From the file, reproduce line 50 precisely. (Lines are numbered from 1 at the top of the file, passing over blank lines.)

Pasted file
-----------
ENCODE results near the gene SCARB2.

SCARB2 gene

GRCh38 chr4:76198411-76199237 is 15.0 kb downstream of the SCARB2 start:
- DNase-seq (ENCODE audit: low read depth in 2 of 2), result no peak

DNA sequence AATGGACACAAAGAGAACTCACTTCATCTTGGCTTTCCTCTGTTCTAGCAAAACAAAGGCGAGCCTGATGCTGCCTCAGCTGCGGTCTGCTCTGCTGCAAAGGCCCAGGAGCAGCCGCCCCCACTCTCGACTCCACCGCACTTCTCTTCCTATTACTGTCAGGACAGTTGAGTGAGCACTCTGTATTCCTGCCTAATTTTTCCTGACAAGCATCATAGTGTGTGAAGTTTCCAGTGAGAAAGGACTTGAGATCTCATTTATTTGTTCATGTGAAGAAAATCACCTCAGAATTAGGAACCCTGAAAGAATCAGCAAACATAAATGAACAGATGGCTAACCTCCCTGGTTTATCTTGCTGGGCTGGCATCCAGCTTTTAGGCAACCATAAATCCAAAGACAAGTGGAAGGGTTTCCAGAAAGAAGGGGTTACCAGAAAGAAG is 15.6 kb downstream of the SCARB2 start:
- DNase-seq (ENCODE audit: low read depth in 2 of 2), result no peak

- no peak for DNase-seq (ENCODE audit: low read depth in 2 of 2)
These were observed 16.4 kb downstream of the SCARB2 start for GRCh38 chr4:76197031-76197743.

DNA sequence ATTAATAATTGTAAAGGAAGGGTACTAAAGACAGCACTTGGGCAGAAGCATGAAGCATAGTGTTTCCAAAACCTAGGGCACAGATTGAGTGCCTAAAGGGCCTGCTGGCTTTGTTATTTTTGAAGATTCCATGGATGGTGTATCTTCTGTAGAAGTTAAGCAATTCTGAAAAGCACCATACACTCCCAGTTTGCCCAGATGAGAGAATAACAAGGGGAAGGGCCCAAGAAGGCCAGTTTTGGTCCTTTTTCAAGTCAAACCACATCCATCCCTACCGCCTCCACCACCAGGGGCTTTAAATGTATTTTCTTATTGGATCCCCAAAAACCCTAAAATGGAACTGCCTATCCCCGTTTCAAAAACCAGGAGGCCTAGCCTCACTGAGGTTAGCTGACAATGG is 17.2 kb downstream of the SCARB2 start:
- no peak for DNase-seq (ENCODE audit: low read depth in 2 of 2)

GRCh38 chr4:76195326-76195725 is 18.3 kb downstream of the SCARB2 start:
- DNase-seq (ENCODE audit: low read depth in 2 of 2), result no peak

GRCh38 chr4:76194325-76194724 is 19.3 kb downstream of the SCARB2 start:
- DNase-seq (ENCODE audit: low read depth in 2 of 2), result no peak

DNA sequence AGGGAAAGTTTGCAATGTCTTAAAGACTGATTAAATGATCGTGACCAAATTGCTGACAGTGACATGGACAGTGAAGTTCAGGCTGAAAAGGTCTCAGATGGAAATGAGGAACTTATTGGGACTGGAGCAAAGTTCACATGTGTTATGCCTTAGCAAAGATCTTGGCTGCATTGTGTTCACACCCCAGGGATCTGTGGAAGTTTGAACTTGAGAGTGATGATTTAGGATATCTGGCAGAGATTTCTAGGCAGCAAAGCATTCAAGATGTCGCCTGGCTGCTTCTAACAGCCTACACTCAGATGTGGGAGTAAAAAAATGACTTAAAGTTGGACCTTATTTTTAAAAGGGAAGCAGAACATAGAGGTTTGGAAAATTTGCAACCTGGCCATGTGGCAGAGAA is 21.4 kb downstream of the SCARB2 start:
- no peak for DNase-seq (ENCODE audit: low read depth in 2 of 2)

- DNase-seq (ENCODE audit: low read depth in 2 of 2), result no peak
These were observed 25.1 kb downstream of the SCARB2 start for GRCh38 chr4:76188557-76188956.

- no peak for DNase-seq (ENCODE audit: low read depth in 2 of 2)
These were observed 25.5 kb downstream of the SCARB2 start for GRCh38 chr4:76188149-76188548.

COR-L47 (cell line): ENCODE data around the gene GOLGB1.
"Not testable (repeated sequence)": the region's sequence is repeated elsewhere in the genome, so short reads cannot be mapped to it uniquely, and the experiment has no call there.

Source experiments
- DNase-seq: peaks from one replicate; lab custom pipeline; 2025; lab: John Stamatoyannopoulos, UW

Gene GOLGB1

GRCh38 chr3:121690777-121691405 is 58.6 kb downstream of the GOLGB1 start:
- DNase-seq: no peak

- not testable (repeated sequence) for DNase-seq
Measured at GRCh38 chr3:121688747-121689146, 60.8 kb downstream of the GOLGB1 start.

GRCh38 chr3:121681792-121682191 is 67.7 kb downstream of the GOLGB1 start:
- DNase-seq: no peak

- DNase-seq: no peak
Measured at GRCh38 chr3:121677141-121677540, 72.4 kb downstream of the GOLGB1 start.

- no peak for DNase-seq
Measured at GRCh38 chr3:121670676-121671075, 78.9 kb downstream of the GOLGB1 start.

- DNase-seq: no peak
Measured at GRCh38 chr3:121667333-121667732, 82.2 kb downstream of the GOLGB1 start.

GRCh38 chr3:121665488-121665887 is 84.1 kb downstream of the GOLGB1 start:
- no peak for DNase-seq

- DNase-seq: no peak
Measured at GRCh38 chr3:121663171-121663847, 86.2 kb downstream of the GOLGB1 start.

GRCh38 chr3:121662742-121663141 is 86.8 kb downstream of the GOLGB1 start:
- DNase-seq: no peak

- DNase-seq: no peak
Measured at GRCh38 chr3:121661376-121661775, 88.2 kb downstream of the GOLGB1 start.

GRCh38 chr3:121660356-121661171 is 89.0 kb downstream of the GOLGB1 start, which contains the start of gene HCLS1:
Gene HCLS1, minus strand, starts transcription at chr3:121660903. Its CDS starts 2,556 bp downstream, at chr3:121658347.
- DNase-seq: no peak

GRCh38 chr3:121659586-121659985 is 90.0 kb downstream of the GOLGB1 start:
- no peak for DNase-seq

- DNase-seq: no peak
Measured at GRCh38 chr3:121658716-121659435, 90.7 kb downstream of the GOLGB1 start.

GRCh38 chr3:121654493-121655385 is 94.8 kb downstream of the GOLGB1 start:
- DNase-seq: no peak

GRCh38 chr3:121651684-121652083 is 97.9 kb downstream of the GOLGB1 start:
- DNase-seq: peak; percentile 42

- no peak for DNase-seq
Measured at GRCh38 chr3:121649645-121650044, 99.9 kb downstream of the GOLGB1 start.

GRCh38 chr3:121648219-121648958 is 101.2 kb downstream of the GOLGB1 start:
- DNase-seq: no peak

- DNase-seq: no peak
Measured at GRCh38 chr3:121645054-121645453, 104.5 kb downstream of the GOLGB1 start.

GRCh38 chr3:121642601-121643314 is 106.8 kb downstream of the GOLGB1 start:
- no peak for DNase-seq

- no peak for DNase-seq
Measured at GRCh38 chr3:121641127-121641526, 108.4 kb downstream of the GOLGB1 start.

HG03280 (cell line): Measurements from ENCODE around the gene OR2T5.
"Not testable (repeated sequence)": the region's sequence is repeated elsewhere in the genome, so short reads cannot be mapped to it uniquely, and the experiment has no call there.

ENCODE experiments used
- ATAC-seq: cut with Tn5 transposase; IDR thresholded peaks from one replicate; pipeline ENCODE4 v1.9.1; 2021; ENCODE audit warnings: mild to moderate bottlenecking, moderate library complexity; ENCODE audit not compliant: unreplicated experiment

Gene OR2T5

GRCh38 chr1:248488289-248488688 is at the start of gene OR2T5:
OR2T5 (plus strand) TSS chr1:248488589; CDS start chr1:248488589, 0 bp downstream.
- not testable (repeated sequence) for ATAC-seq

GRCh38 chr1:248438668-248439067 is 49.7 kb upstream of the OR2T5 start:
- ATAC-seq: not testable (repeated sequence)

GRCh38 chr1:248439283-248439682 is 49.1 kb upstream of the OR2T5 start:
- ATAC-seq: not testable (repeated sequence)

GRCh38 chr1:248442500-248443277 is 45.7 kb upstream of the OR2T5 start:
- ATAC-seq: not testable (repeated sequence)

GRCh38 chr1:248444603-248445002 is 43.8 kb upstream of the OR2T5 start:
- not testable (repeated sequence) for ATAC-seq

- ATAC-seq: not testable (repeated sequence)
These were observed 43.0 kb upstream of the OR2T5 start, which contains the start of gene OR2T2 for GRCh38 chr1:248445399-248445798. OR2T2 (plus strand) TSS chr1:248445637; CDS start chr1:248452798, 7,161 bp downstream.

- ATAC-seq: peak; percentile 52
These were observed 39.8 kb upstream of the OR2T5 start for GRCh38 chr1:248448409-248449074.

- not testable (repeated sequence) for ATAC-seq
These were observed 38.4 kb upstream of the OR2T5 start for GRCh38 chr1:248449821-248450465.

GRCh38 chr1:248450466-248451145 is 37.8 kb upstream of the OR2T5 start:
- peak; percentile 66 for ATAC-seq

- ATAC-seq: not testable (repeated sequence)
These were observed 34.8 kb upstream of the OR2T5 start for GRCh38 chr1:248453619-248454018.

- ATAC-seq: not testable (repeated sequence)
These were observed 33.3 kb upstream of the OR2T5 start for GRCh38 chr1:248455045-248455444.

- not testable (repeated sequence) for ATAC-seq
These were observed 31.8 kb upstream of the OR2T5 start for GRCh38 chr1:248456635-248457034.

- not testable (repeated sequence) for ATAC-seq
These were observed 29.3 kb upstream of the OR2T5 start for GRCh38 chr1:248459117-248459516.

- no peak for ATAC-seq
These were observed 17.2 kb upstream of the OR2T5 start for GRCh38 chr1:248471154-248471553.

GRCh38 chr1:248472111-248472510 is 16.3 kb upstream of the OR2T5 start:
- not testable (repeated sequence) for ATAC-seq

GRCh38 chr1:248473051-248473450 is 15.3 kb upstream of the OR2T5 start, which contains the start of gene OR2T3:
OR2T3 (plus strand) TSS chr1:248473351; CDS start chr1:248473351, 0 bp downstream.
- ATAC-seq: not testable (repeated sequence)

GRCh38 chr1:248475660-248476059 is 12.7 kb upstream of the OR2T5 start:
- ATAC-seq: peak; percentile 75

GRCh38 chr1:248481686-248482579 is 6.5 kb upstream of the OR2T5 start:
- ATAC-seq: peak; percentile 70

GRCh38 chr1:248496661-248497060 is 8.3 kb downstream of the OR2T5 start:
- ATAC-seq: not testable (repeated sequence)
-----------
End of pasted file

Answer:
- no peak for DNase-seq